“Every issue of the Chronicle of the Church in Lithuania carried stories about what was happening here. When I started, I had no idea how many KGB collaborators were all around us. It was only thanks to God I could continue to write the Chronicles for 11 years.”

“In that place Pope Francis visited,” he said, “thousands have been killed, while thousands more were sent to into exile in the Soviet Union.” The archbishop was among them.

In 1983, Tamkevicius was arrested and held by the KGB. He was sentenced to 10 years of forced labor and exile. He served some of his sentence in Siberia.

Tamkevicius told CNA that Francis’ visit was an emotional moment for him.

“I dreamed for 35 years that the pope would one day visit the place where I and others were imprisoned, and so I thanked the pope for showing solidarity with our people.”

The pope’s speech was less important to the archbishop than the fact that he was there. He told  CNA that Francis “said nothing in particular, he showed solidarity.” He added that entering the museum building brought back memories, “good and bad.”

Among the good things, he said, was his recollection of “the prayers, never more intense - the Rosary, the reading of the Bible.”  These devotions sustained him during a period in which he was held and questioned by the Soviets.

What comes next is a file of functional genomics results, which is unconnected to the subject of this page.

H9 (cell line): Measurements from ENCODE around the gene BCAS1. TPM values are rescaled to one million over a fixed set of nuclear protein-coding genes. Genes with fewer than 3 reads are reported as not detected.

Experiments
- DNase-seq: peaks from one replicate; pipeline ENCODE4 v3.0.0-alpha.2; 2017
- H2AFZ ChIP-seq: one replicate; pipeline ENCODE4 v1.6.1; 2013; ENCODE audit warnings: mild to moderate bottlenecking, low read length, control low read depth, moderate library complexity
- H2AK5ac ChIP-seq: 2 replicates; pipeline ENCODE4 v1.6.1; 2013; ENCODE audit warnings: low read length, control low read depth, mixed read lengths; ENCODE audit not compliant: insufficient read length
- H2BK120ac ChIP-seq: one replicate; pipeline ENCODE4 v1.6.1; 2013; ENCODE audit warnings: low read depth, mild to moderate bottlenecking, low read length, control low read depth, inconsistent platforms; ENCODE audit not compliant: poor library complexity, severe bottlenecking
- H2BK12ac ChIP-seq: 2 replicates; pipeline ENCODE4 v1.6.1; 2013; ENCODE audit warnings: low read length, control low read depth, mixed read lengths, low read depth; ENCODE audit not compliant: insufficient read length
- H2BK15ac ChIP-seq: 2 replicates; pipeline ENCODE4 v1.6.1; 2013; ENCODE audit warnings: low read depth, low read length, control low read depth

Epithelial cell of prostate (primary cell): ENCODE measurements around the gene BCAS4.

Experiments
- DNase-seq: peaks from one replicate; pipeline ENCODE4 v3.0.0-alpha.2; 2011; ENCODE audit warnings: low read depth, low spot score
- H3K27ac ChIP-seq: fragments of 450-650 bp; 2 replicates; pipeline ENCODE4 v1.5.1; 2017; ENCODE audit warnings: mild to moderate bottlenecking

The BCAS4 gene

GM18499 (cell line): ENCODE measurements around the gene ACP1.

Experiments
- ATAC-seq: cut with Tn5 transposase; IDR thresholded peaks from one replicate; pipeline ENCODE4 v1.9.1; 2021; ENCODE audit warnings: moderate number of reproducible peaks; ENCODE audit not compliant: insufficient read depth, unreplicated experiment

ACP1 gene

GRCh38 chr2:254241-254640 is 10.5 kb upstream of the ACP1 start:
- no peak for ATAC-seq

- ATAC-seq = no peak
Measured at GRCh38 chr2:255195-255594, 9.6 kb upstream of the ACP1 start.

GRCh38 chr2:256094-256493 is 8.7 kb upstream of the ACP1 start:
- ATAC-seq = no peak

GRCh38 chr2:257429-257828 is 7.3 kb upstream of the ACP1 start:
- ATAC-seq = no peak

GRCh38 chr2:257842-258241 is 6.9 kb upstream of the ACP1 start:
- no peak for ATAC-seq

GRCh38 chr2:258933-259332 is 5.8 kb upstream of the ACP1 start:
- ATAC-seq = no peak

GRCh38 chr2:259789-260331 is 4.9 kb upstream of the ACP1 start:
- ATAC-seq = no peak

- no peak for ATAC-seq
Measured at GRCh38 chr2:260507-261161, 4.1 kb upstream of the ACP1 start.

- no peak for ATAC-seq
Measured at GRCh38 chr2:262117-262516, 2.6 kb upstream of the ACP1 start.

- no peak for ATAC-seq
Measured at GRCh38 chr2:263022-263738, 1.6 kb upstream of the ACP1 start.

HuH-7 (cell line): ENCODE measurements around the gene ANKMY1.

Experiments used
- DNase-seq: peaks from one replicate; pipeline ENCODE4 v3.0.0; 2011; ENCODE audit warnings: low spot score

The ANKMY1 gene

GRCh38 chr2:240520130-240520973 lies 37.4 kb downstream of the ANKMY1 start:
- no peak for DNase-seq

Tamkevicius was eventually released as part of Mikhail Gorbachev’s perestrojka program. He returned home and was appointed spiritual director of the seminary in Kaunas, Lithuania’s second largest city, in 1989, becoming the rector of the seminary the following year.

In 1991, he was consecrated an auxiliary bishop of the Archdiocese of Kaunas, becoming the city’s archbishop in 1996.

Mary shows how to be near those who suffer, Pope Francis says

Aglona, Latvia, Sep 24, 2018 / 10:12 am (CNA/EWTN News).- Mary’s witness of standing beneath the cross of her Son teaches Catholics how to be close to those around them who are suffering, the pope said at Mass Monday in Latvia.

The Gospel of John says Mary stood near the cross of Christ, “close to her Son,” the pope said Sept. 24. “She stood there, at the foot of the cross, with unwavering conviction, fearless and immovable.”

“This is the main way that Mary shows herself. She stands near those who suffer, those from whom the world flees, including those who have been put on trial, condemned by all, deported.” Even those on the very fringes of society: “the Mother also stands close by them, steadfast beneath their cross of incomprehension and suffering,” he said.